Woody Allen > Roman Polanski: Thoughts on Midnight In Paris (2010)

Here’s the thing about my part-time job at the Cinecave: when I first started working there I thought “Oh, cool, I’ll go see movies all the time.” And we have a lot of cool movies: movies about violent insurance adjusters, and choppy-happy samurai, and not-so-ethical wrestling coaches. Films about a search for a mother’s past, New York fashion photographers, and beautiful French princesses and the men who love her.

And then there comes the reality of the part-time job: the part where on nights when I don’t have to come in to work, I really don’t like coming in to watch movies. I keep telling myself that I should take one free night and stop in and watch like three in a row but, honestly, I don’t think my ass could take that much sitting (especially after a full day at work).

Tonight I went out to the Cinecave with my Office Boo to see the new Woody Allen film, Midnight In Paris. Here are two other things about working in the Cinecave: one, when working as an usher, I have to walk into ongoing films on a regular basis to make sure everything’s okay in the audience and with the projection. Paris has been open for three or more weeks, and in that time, I probably saw about fifteen minutes of the film here and there. The second thing is that I hear guests telling me all the time if they liked the film or not. I don’t think I spoke to a single person who didn’t like Midnight in Paris.

I mean, it’s about a guy (Owen Wilson) who travels back in time from modern day Paris to 1920s Paris where he rubs shoulders with Hemingway and the Fitzgeralds and yada-yada-yada. Total appeal to the English major I was, writer I consider myself, and avid reader my apartment’s shelves are a testament to.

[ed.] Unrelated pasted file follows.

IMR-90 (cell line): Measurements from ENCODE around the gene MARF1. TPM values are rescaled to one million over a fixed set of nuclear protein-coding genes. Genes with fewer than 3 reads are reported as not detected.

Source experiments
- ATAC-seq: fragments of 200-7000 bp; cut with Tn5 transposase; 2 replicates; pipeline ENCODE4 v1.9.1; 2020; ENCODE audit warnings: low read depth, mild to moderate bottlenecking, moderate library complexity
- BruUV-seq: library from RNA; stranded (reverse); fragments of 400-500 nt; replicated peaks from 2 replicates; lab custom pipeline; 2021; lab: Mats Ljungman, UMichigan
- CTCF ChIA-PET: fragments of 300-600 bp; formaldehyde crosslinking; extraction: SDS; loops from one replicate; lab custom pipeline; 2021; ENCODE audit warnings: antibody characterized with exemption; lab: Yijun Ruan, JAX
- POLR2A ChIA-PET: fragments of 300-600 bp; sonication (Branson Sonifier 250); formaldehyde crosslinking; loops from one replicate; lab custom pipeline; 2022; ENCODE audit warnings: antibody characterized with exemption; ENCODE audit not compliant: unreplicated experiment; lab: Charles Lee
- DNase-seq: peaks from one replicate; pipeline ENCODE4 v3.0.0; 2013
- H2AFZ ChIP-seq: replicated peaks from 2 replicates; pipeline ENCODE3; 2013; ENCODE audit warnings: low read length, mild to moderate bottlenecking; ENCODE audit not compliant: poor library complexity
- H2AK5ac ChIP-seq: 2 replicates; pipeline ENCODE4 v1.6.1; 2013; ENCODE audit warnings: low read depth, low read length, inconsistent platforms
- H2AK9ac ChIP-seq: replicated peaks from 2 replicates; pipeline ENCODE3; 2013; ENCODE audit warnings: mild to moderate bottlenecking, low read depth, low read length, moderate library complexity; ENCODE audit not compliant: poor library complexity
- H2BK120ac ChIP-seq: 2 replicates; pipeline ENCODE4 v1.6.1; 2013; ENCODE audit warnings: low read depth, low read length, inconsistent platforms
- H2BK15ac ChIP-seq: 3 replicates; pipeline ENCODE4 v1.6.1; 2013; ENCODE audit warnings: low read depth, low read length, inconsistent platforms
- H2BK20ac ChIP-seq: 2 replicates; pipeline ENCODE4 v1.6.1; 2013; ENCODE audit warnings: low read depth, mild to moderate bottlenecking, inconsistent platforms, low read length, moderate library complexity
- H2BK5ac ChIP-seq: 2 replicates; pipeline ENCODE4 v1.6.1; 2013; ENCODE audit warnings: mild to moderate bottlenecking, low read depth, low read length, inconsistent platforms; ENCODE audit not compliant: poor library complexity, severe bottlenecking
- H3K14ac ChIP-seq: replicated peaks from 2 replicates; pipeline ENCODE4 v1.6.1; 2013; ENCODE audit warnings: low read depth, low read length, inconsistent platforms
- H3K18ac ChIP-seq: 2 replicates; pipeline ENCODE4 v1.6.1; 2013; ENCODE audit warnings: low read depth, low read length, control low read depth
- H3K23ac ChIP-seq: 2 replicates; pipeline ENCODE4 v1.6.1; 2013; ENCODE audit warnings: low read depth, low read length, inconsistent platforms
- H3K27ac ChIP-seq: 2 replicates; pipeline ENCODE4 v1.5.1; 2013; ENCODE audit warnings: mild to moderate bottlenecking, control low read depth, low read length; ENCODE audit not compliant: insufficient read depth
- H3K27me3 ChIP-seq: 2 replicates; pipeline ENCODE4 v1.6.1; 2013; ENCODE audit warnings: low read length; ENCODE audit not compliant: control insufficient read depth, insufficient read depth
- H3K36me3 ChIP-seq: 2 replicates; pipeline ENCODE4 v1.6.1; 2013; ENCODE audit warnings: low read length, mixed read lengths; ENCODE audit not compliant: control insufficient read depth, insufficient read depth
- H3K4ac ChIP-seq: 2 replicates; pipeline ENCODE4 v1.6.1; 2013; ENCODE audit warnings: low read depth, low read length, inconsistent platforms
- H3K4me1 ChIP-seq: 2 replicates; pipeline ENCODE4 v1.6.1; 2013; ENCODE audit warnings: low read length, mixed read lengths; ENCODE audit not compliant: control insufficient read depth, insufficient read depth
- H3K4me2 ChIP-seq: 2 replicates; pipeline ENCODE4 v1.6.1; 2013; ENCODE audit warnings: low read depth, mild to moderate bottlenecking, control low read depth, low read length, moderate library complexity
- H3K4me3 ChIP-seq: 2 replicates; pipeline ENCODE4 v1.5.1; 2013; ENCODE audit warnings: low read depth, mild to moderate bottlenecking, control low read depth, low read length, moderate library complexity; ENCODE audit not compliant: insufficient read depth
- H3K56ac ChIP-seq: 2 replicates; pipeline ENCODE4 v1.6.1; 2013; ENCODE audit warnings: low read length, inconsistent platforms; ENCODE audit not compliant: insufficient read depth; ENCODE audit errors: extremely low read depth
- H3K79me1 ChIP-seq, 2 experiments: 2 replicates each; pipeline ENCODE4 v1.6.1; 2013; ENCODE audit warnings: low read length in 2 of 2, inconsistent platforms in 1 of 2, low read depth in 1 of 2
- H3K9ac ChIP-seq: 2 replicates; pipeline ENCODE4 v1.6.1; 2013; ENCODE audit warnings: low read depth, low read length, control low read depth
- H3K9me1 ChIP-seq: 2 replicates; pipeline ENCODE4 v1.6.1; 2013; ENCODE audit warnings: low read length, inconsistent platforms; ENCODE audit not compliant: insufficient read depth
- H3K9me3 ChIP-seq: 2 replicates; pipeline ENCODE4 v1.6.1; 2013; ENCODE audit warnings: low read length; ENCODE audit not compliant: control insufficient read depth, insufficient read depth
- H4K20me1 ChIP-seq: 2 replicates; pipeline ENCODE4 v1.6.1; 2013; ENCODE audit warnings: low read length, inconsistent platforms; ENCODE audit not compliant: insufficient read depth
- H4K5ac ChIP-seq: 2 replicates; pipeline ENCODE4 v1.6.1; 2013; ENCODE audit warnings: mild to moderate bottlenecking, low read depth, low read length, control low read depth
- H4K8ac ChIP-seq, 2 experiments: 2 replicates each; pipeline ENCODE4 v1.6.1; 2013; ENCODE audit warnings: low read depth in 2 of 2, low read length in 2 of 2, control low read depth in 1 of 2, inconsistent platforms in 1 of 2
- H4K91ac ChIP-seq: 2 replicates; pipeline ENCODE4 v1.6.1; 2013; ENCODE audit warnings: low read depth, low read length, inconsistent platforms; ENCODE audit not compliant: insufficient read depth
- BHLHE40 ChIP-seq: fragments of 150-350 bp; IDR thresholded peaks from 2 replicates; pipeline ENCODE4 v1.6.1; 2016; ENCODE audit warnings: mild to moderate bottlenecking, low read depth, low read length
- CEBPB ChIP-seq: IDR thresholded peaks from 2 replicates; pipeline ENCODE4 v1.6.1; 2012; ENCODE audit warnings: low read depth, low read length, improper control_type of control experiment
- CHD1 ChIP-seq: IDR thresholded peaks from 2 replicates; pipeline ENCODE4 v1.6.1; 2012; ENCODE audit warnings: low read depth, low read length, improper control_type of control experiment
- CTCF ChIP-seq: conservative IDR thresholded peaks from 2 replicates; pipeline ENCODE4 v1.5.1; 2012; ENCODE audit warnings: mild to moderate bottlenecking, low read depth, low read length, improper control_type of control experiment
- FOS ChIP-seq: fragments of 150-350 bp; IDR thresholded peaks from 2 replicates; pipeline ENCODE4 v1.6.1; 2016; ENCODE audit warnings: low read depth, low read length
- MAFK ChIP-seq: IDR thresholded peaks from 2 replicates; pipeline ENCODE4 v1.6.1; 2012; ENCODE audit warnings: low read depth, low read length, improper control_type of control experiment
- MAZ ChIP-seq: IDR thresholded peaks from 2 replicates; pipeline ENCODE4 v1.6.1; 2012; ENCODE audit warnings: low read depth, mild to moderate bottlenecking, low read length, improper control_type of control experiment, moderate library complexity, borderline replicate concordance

Then again: Woody Allen. Here’s what I know about Woody Allen: he divorced his wife and married their step-daughter, which makes him a pretty fucking creepy guy in my book, but since there’s no evidence he was screwing her while she was underage (as far as I’m aware) he’s still well above Roman Polanski who raped a fifteen year old and is celebrated by Hollywood.

You know what? Fuck Roman Polanski.

Anyway, so back to Woody Allen. I am not what you would call a fan of Woody Allen films. I think I’ve seen two. Annie Hall, which I first saw as a kid on a family vacation in Vermont. I asked my Mom, “Is the whole movie him standing here talking?” I saw it later as an adult and liked it far more. And the second was Miranda Miranda which was just a total waste of my not particularly valuable time but I suppose I could’ve been on my knees in the bathroom bleach scrubbing the floor or something.

Time to get back to the movie. Owen Wilson is in Paris with his fiancee Rachel McAdams and her parents played by Kurt Fuller and Mimi Kennedy. I never really bought Owen and Rachel as a couple — and no, I’ve never seen Wedding Crashers. Owen’s a writer who’s been stuck writing Hollywood blockbusters for years but is working on a literary novel. Walking around the city at midnight, he finds he can transport himself back to the city’s 1920s, what he considers the Golden Age of Paris, and rubs shoulders with the cultural elite of the day.

Pretty decent flick, actually. In my opinion, Corey Stoll stole the show as Earnest Hemingway. Although, truthfully, the first five minutes or so of the film, which is nothing but beauty shots of the City of Light over the course of a day, was probably my favorite overall sequence.